At Muswellbrook, New South Wales, in Australia a ground-breaking solar energy project was launched on 7 November 2014. The first communication tower in Australia, running solely on solar energy, was integrated by Photon Energy and is a part of the worldwide dena Renewable Energy Solutions Program coordinated by Deutsche Energie-Agentur GmbH (dena) - the German Energy Agency - and co-financed by the German Federal Ministry for Economic Affairs and Energy (BMWi) within the initiative “renewables – Made in Germany“.
The telecom tower is using predominantly German technology, like a 39 kWp solar power installation using 216 kWh of lead acid batteries and an 8 kVA diesel back-up system for emergencies. The solar panels were delivered by Q CELLS Q-PRO (156 Q CELLS Q-PRO G3 255Wp), SMA contributes 3 8.0H Sunny Island inverters and Photon Energy a 24/7 monitoring system. The BAE batteries (72 BAE Secura PVV 2V 1500 Ah) were supplied by the distributor of BAE in Australia, R+J Batteries.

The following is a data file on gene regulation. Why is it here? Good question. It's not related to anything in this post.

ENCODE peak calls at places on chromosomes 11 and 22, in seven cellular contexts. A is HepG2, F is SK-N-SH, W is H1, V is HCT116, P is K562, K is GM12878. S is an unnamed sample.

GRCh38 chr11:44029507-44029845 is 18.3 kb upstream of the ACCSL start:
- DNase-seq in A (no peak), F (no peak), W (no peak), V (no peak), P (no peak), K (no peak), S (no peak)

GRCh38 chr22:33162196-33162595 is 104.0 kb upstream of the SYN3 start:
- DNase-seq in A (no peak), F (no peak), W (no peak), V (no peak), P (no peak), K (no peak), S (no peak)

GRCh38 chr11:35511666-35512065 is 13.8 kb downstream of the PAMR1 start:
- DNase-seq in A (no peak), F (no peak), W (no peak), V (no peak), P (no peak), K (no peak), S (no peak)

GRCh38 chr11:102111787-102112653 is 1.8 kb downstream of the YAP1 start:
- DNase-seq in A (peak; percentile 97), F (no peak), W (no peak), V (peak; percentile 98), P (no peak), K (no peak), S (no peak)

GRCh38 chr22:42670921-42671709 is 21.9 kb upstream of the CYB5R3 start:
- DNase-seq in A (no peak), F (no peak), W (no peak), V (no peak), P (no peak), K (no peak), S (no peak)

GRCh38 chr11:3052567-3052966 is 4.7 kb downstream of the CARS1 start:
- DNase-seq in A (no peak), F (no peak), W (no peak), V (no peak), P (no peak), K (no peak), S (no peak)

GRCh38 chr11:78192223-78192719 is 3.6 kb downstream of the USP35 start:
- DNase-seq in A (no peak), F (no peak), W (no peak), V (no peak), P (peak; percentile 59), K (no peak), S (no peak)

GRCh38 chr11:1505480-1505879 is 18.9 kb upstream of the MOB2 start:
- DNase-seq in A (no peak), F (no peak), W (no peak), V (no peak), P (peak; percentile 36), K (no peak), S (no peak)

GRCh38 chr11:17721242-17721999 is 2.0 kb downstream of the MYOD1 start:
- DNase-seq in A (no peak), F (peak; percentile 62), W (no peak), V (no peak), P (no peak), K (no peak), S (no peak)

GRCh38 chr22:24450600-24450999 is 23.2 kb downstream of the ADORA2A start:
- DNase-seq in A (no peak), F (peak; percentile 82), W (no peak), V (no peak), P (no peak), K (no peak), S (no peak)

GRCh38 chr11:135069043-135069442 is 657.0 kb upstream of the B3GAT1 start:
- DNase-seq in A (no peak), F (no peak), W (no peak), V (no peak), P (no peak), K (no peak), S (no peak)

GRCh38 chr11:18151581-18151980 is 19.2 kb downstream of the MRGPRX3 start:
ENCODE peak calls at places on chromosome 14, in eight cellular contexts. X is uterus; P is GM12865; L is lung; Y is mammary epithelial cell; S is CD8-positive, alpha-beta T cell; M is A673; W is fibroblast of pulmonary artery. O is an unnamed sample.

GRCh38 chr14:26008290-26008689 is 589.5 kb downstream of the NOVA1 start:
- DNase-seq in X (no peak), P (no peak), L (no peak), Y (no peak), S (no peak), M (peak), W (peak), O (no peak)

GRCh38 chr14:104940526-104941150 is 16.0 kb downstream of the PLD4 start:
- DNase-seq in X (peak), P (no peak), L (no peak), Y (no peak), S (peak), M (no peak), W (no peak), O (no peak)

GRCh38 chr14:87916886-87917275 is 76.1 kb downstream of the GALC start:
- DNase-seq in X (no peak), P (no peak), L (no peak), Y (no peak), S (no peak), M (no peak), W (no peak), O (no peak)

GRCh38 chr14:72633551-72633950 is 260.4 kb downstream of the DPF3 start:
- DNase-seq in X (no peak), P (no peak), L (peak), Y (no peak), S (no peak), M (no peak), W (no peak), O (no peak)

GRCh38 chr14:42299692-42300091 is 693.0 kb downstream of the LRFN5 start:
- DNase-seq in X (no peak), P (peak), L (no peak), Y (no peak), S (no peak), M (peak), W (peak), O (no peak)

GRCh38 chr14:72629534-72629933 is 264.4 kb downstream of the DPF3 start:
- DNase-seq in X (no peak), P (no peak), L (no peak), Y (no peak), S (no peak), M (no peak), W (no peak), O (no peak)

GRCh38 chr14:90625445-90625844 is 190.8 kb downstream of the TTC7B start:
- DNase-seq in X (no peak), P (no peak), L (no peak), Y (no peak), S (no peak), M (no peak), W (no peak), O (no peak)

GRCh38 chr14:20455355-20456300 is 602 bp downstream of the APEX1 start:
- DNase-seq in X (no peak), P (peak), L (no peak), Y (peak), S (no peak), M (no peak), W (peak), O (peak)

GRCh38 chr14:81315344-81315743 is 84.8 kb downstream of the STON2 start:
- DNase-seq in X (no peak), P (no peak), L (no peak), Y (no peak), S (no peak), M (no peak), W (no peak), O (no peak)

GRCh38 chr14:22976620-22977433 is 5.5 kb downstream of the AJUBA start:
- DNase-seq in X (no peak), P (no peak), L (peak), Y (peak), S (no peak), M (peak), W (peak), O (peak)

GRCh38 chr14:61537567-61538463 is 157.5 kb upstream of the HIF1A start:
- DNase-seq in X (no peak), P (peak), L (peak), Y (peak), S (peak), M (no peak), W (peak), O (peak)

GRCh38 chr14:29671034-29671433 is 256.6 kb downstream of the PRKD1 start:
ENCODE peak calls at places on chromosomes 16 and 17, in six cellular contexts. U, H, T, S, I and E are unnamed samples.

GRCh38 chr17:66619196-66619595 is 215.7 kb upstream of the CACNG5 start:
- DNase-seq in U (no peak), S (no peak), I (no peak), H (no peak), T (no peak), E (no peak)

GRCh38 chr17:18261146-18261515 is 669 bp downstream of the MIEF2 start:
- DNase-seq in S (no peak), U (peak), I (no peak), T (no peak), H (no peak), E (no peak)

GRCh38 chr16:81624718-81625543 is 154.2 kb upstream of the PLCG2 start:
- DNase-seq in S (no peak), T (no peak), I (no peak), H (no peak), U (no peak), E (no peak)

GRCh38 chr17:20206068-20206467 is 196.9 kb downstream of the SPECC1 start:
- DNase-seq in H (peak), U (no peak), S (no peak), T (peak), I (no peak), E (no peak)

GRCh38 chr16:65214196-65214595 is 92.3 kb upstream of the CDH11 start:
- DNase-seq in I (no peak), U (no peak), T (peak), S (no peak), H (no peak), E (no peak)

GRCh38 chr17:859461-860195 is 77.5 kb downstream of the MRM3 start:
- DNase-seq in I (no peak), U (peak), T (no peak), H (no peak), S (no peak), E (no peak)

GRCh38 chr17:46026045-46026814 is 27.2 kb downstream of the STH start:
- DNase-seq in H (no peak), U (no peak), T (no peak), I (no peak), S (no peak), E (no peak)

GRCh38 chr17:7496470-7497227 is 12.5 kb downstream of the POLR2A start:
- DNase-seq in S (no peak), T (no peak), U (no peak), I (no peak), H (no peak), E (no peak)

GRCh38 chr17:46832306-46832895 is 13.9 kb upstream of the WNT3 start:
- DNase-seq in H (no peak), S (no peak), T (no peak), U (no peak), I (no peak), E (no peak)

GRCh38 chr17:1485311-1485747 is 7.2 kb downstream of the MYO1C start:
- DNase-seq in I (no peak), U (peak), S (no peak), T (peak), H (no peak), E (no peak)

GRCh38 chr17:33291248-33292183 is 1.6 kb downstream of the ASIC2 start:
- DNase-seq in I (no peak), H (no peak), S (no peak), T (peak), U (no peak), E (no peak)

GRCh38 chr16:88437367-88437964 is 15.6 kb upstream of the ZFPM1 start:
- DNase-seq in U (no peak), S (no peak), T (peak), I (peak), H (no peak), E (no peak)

The pilot project of advanced battery storage technology ensures that during daylight hours the solar power is captured via a 215 kWh battery storage and will replace the old tower’s existing power supply system. Communication towers are important for entertainment, communications and vital in emergency situations and have to operate 24/7. The new system is able to give a constant and reliable round-the-clock power supply even in remote areas.
Broadcast Australia, BAI, which operates one of the most extensive broadcast transmission networks in the world, now uses this advanced technology for the first time in the communication sector and “is excited to be at the forefront” with integrating this, said Jim Hassel, BAI Group CEO. Michael Gartner, Photon Energy Australia Managing Director explained that “the system has been designed to be rugged and reliable with the choice of the highest quality Australian outback tested Q CELLS solar panels, SMA inverters and BAE batteries to provide maximum power and longevity in the toughest Australian conditions”.
For further information please visit the following link: